Jeff Sessions Couldn't Be Judge Because of Racial Comments; Now He's Trump's Pick for AG

Sen. Jeff Sessions (R-Ala.) in 2013 
Alex Wong/Getty Images
Sen. Jeff Sessions (R-Ala.) in 2013
Alex Wong/Getty Images

President-elect Donald Trump has selected Sen. Jeff Sessions, a conservative from Alabama whose nomination for a federal judgeship was rejected because of racially charged comments, to be the next attorney general of the United States.


According to the New York Times, Sessions, a former prosecutor, was also being considered for the position of secretary of defense. Sessions was elected to the Senate in 1996 and has opposed immigration reform and proposals to cut mandatory-minimum prison sentences, which disproportionately affect blacks and Latinos.

The Times notes that Sessions is a very well-liked member of the Senate and was the first senator to endorse Trump.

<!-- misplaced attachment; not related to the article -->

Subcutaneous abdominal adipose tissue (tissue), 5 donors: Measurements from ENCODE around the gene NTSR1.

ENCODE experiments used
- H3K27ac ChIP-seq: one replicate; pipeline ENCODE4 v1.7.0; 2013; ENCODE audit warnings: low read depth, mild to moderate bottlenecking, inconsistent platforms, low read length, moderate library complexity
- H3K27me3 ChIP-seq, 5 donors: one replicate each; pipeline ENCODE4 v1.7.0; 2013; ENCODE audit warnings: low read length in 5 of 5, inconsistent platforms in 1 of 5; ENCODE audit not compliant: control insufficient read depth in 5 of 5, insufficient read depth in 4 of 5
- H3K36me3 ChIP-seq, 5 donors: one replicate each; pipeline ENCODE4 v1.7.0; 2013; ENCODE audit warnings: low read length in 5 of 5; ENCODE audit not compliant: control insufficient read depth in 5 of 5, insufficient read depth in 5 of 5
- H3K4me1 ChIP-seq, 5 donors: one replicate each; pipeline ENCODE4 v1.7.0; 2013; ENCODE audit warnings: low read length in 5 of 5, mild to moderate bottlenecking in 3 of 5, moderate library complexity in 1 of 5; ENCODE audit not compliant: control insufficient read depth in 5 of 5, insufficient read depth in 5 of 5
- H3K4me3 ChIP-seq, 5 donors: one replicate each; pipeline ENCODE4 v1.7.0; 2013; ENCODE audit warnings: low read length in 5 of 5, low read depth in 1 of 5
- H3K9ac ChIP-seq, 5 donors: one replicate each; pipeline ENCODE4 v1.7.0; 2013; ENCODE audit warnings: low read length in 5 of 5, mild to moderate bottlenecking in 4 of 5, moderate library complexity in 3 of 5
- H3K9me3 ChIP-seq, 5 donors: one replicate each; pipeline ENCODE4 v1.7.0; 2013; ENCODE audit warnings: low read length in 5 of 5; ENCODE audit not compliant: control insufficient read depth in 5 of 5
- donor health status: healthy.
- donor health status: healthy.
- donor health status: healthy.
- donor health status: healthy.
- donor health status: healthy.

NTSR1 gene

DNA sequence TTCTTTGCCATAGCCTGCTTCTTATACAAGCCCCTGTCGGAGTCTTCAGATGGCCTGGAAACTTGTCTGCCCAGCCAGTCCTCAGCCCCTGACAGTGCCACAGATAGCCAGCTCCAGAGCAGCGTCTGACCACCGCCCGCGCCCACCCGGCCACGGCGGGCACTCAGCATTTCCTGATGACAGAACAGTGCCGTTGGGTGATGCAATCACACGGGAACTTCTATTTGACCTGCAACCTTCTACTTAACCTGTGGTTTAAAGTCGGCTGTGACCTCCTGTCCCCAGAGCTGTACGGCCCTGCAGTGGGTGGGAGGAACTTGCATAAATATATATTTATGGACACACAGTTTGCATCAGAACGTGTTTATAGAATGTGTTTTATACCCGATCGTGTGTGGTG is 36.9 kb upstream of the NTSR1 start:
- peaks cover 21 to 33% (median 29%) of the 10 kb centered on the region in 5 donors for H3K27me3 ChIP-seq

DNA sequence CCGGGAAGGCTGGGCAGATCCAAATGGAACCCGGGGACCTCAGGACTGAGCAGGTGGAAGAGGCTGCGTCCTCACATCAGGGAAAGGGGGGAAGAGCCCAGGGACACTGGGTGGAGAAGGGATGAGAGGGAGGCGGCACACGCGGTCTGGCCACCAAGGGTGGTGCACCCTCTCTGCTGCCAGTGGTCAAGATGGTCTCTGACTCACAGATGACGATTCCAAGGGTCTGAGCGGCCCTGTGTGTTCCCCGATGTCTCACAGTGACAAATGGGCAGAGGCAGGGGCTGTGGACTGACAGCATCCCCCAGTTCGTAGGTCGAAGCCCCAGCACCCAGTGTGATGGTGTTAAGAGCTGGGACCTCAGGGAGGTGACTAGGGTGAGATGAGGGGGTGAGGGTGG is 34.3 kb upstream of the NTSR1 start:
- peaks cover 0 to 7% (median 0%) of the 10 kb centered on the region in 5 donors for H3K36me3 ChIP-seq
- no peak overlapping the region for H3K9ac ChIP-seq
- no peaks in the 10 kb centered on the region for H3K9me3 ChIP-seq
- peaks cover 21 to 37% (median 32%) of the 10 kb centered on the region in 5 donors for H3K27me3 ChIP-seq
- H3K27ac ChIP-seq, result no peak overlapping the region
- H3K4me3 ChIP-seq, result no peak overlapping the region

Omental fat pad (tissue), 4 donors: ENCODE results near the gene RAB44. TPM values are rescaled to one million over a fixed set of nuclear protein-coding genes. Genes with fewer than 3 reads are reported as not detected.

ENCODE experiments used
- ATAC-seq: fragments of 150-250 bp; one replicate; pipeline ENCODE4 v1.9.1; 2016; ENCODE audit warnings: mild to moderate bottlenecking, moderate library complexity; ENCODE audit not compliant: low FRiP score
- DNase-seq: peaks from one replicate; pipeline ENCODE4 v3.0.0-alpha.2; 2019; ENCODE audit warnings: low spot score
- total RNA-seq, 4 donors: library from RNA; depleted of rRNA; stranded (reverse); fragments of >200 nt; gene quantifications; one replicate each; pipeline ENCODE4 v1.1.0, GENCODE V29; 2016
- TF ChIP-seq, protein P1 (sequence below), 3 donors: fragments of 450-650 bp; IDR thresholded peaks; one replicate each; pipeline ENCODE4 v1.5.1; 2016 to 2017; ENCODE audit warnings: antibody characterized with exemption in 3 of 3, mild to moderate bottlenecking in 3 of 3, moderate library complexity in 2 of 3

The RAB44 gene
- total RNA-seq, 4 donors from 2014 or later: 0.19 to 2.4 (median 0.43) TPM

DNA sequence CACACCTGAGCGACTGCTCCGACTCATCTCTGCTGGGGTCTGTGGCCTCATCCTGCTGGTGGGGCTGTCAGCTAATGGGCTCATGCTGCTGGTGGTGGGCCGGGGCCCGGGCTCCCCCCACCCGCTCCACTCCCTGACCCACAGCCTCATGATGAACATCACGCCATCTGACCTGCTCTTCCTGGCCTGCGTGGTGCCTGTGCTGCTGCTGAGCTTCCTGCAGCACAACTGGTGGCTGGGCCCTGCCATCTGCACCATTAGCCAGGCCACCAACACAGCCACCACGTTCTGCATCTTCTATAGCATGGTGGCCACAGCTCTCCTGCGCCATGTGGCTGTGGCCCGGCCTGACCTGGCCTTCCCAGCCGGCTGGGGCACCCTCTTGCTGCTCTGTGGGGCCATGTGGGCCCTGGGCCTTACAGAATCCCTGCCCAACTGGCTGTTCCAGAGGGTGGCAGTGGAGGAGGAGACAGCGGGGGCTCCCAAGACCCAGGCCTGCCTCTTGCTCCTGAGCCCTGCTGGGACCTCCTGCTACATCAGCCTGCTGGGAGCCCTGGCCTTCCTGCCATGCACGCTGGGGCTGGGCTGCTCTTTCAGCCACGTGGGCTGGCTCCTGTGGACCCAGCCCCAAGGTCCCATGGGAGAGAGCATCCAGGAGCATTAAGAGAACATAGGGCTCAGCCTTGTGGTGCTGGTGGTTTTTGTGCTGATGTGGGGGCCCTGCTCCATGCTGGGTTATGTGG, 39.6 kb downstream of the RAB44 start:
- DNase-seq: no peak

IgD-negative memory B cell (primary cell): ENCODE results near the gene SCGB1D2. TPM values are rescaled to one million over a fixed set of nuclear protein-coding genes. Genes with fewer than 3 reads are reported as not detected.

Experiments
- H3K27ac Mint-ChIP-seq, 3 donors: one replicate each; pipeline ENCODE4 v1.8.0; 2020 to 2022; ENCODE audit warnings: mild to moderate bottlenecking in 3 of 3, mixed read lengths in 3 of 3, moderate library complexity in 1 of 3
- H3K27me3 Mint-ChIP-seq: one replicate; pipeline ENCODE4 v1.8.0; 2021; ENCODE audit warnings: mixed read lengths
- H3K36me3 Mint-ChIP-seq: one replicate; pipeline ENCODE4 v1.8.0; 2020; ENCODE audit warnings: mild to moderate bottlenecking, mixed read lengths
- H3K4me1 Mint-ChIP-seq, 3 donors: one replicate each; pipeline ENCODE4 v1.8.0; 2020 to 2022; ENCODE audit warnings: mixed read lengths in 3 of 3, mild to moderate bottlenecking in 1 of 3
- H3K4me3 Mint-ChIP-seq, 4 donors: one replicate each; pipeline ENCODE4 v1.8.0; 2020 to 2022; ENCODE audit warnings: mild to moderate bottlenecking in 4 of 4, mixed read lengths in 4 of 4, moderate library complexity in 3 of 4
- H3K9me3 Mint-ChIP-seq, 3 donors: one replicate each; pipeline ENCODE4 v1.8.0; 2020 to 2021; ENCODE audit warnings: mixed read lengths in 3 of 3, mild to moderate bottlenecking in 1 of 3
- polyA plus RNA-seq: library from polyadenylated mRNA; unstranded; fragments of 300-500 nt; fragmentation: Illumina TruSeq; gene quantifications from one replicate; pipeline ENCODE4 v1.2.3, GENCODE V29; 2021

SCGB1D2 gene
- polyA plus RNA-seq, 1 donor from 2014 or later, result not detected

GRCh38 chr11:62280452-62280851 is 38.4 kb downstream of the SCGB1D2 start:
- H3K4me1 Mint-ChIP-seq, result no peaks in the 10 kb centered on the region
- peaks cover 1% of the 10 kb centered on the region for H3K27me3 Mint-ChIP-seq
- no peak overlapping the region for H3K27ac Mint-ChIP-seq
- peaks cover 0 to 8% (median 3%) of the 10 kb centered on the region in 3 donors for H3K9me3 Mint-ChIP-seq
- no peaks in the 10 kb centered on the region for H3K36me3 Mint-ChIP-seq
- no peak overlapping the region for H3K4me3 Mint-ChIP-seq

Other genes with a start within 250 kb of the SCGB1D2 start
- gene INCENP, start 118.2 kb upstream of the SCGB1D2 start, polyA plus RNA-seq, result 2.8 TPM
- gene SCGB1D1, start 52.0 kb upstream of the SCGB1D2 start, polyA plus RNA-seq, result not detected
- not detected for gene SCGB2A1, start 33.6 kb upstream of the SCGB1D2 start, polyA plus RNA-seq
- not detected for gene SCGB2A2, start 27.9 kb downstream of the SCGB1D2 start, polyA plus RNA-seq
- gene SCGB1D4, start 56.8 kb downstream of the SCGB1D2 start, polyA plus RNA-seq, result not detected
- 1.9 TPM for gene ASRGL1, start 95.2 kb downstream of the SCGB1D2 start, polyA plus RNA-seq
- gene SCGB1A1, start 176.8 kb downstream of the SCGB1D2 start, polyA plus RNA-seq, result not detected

During his tenure as a U.S. attorney in Alabama in the 1980s, Sessions was denied a lifetime judicial appointment by the Senate Judiciary Committee, a committee he'd later come to oversee, after several lawyers testified that Sessions used racially insensitive language, NPR reports.

Sessions would go on to apologize for saying that the Ku Klux Klan was OK "until I found out they smoked pot." He later claimed that the episode was a joke.

NPR notes that Sessions' positions on social issues, "including same-sex marriage, marijuana legalization and funding for stem-cell research, are conservative."

Read more at the New York Times and NPR.